Jackson stresses that epistemology does play a role in students' cognitive development, and students may take a dualistic view in one discipline (for example, the sciences) but not another, where students think absolute knowledge is more uncertain (for example, the humanities). If science and engineering students believe knowledge is absolute, which is often the impression that students get in the course of their early studies when the focus is on practicing computational techniques for problem solving, then they will be less likely to critically evaluate information sources in that field. They may treat new information as one more thing to learn, rather than to determine whether those findings are consistent with prior knowledge, self-consistent within the paper itself, or if the evidence presented is sufficient to draw the conclusions the authors do.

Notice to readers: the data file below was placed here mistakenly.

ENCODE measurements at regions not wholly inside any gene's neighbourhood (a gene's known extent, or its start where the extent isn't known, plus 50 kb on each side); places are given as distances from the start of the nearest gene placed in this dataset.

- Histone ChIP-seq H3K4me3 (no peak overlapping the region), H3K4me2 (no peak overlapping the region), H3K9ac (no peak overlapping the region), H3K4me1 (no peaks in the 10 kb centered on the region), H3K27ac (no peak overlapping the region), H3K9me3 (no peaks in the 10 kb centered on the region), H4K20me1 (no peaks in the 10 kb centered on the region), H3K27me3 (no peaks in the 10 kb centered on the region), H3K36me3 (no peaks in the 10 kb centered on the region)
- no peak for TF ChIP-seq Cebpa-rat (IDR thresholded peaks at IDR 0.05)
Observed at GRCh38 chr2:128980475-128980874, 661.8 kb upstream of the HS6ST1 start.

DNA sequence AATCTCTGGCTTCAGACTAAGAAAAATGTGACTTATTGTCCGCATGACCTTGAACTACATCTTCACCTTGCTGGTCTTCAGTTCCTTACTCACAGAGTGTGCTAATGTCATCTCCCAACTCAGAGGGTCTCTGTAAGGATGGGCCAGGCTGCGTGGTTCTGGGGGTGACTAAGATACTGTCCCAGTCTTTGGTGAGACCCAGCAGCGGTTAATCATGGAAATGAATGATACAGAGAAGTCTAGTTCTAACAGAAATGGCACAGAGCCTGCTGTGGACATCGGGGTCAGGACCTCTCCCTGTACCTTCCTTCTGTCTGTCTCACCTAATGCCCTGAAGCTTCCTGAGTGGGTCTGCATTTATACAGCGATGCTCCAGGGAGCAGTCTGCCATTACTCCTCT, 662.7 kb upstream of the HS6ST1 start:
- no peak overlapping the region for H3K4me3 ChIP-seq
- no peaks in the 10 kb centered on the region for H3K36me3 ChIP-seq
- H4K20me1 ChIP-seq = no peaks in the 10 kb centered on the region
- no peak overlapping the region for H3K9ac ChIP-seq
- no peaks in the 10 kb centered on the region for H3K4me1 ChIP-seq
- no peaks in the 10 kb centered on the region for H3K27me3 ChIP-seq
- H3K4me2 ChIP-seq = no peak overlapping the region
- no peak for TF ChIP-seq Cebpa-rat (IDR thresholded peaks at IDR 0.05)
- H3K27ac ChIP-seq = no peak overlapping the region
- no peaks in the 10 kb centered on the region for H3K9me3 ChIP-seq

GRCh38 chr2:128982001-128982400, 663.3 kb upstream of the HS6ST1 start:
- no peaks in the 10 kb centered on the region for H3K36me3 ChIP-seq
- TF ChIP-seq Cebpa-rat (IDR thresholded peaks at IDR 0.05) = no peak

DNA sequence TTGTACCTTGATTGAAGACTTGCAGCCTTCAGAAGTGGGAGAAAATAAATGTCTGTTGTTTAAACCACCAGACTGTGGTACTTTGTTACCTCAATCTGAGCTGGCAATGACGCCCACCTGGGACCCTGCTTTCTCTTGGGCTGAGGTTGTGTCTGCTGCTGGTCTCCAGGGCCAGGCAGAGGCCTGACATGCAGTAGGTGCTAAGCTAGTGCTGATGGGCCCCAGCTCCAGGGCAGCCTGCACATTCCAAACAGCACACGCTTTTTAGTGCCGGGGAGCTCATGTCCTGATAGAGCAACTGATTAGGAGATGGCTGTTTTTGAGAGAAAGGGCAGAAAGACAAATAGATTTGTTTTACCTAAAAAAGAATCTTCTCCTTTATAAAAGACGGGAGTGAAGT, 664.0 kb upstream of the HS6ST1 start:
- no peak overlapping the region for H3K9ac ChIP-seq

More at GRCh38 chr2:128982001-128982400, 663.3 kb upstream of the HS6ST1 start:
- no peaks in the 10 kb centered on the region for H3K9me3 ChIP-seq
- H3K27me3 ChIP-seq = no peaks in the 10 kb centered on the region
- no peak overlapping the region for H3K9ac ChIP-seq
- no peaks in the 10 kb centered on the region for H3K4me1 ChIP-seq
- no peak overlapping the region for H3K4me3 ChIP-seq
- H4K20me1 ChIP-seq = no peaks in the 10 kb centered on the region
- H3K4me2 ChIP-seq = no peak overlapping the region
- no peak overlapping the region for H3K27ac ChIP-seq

This mismatch of instructional and student capability plays out in other fields as well. I attended a recent physics education seminar, wherein the speaker explained how instructors tend to teach at the "formal reasoning" level, i.e., abstract thinking, that they are more comfortable with, while most students are still concrete reasoners. The fundamental mismatch of cognitive level of presentation was seen as a huge barrier for students learning first-year physics, and when content was presented at the appropriate level, student achievement drastically improved. So, there should be comfort for librarians that tailoring our instruction to the "proximal zone of development," as Vygotsky (1978) terms it, that is, pitched to stretch students to develop new skills, but not at a level beyond their ability to process, can lead to effective student growth. If students are expected to master a concept too far above their current level, typically that leads to intense frustration, anxiety, and can even lead students to regress or reject higher cognitive skills in reaction to their negative experiences.